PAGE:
Sjoerd de Ridder

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Sjoerd de Ridder
Sjoerd de Ridder 2017 headshot.png
PhD university Stanford University

SEG J. Clarence Karcher Award 2017

Sjoerd A. L. de Ridder received his PhD from Stanford and is presently a research fellow in the School of Mathematics at the University of Edinburgh. He has published 10 peer- reviewed papers with seven as first author. He was nominated primarily for his novel work on utilizing surface waves from ambient noise for exploration. He made a nice video for the EAGE YouTube series on this topic, which will give an idea of his communication skills. This video also illustrates some of the striking time-lapse images that he produced from repeated ambient noise surveys at the Valhall Field. His strong collection of a large number of letters illustrates exceptional technical contributions including and beyond the primary topic noted above. Additionally, he possesses an unusual intellectual curiosity and engaging style. He is likely to become a leader in our profession and is exemplary of the J. Clarence Karcher Award criteria.

SEG J. Clarence Karcher Award 2017 [1]

by Biondo Biondi and Andrew Curtis

Sjoerd A. L. de Ridder is the quintessential scientist. He tirelessly challenges received wisdom, and his advisor or indeed anyone else, until he fully understands the logic of an argument, or explains unexpected surprises that he encounters in theory or seismic data. He faces scientific problems with boundless energy and perseverance, and often arrives at creative solutions.

Sjoerd arrived for his PhD at Stanford knowing that he wanted to work on seismic interferometry. In the following years he demonstrated the power of interferometry for imaging and continuously monitoring near-surface seismic velocity without deploying active sources, using long recordings (days) of passive seismic data acquired by dense receiver arrays.

He applied interferometry to passive data from the large, dense 2D surface array above Valhall deployed by BP and partners. Both he and Aurelian Mordret, students at IPGP in Paris, worked in parallel on the same data and showed that surface waves synthesized from passive data can image seismic velocity in the subsurface to a depth of several hundred meters. Sjoerd validated his results by comparing them to images obtained by the use of full-waveform inversion on active-source data. In addition to the Valhall data, Sjoerd applied his method to passive data recorded by the Ekofisk permanent array deployed by ConocoPhillips and partners, obtaining similarly convincing results.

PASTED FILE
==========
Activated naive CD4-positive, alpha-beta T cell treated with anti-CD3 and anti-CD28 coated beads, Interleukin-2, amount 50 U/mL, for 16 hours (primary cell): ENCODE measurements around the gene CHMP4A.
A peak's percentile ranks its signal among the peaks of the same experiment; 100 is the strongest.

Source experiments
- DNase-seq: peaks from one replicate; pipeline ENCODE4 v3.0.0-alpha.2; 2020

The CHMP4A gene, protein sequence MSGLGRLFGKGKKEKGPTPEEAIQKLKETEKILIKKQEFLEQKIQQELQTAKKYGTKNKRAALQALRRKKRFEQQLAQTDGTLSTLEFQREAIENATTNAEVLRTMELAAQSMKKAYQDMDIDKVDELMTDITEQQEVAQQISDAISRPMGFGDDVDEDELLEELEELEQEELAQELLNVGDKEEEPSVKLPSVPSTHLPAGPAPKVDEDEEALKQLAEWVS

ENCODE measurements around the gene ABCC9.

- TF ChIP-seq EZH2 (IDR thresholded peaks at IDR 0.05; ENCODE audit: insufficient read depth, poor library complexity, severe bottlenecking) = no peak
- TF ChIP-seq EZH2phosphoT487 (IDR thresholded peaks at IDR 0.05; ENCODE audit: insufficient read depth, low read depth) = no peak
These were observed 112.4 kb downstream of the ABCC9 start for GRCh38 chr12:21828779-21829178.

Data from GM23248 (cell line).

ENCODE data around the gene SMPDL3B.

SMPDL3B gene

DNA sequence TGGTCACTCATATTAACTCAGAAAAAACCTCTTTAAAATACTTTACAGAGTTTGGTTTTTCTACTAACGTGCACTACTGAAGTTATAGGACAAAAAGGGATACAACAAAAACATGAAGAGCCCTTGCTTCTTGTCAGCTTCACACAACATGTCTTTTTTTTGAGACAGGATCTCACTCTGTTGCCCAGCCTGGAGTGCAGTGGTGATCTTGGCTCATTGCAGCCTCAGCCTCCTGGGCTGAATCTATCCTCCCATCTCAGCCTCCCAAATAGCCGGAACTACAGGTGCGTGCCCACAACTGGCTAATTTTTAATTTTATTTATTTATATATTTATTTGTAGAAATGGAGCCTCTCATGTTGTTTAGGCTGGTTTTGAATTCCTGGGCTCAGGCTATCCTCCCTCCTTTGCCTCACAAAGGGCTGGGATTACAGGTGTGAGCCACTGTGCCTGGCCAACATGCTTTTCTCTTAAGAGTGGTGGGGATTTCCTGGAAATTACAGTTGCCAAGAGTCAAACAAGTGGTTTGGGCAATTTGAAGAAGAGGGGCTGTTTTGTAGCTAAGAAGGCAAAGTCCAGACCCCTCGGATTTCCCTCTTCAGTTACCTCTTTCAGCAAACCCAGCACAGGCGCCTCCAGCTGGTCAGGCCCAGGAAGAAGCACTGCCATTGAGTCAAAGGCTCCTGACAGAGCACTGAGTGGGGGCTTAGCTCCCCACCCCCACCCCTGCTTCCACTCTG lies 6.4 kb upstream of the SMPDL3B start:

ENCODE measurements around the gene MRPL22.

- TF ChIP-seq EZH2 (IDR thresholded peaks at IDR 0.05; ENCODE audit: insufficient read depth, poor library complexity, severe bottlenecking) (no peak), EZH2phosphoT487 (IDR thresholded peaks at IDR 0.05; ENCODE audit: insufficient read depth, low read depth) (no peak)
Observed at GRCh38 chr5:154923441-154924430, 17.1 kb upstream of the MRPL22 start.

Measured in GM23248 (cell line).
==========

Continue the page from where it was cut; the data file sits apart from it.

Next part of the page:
Sjoerd then devised a new method for applying an azimuthally anisotropic eikonal equation directly to the tomography of surface waves synthesized from passive data. The anisotropic velocity fields that he estimated in Valhall and Ekofisk correlate well with the expected anisotropy induced by the measured subsidence of the sea bottom in both fields. The potential to monitor the subsurface continuously in a cost-effective way is one of the exciting applications of passive seismic imaging from permanent arrays. For this application, Sjoerd studied the convergence rate of the interferometric crosscorrelations and the statistical stability of the corresponding estimated models for the Valhall data set recorded in 2004. He then applied the method to two data sets recorded in 2004 and 2010, and obtained qualitatively similar features to changes estimated by other authors from active seismic data sets.

During his fellowship in Edinburgh, Sjoerd envisioned moving beyond interferometry to estimate both the near-surface velocity structure and the spatially complete ambient seismic wavefield using very short periods of noise (minutes). This is a new way to image the subsurface using passive seismic data that may have a huge impact on subsurface real-time monitoring.

He calls this method “full wavefield inversion,” a significant extension of the methods first called “wave equation inversion” then “seismic gradiometry.” This powerful new way to estimate subsurface velocity from well-sampled passive data does not require the use of large-scale crosscorrelations as is required by interferometry. First tests on field data show that using the new method we need only 10 minutes of recording to estimate a velocity field roughly equivalent to the one obtained by using the correlation method on 40 hours of passive data, and recent results show that even the passive wavefield itself can be parameterized and estimated.

Finally, Sjoerd also has been active within SEG, serving as president of the Stanford local chapter and participating in the Student Leadership Program. He also has been a student member of the SEG Research Committee and a special section editor for the upcoming Geophysics special section: “Shared advances in exploration and fundamental geophysics.” In Edinburgh, he has been active in engaging academics in a crossdisciplinary research group in observation, imaging, and interpretation that spans geoscience, engineering, medical imaging, and mathematics. His dynamism and creativity always shine through in his actions, which will take him far. He thoroughly deserves this award.


  1. (2017). ”Honors and Awards.” The Leading Edge, 36(10), 806–819.